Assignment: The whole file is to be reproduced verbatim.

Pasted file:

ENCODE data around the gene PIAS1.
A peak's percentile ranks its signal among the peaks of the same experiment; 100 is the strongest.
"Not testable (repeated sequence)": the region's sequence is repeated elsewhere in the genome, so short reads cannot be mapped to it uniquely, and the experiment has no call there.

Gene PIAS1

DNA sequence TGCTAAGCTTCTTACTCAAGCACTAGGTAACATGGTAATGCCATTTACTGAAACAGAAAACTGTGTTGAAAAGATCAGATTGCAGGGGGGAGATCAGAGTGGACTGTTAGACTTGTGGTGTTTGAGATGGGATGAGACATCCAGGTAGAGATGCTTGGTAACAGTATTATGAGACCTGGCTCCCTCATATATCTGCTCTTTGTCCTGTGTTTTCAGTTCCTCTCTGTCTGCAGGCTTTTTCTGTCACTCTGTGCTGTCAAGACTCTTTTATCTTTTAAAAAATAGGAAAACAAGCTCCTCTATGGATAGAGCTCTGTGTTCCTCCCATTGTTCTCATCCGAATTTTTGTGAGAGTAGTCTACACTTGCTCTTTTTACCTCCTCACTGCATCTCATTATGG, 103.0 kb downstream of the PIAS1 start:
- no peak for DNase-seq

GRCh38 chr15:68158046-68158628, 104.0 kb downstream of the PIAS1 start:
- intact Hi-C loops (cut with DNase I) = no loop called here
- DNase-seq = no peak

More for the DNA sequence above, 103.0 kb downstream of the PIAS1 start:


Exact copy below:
ENCODE data around the gene PIAS1.
A peak's percentile ranks its signal among the peaks of the same experiment; 100 is the strongest.
"Not testable (repeated sequence)": the region's sequence is repeated elsewhere in the genome, so short reads cannot be mapped to it uniquely, and the experiment has no call there.

Gene PIAS1

DNA sequence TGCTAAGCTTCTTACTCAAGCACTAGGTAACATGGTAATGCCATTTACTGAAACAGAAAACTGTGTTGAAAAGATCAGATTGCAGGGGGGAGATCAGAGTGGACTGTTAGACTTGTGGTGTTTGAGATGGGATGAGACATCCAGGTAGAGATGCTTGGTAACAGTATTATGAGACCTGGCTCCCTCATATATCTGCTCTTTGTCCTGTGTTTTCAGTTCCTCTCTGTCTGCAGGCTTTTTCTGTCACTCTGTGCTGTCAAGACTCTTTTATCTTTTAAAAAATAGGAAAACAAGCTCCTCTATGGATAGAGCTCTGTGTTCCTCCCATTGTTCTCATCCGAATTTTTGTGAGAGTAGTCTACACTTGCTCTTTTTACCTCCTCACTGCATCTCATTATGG, 103.0 kb downstream of the PIAS1 start:
- no peak for DNase-seq

GRCh38 chr15:68158046-68158628, 104.0 kb downstream of the PIAS1 start:
- intact Hi-C loops (cut with DNase I) = no loop called here
- DNase-seq = no peak

More for the DNA sequence above, 103.0 kb downstream of the PIAS1 start: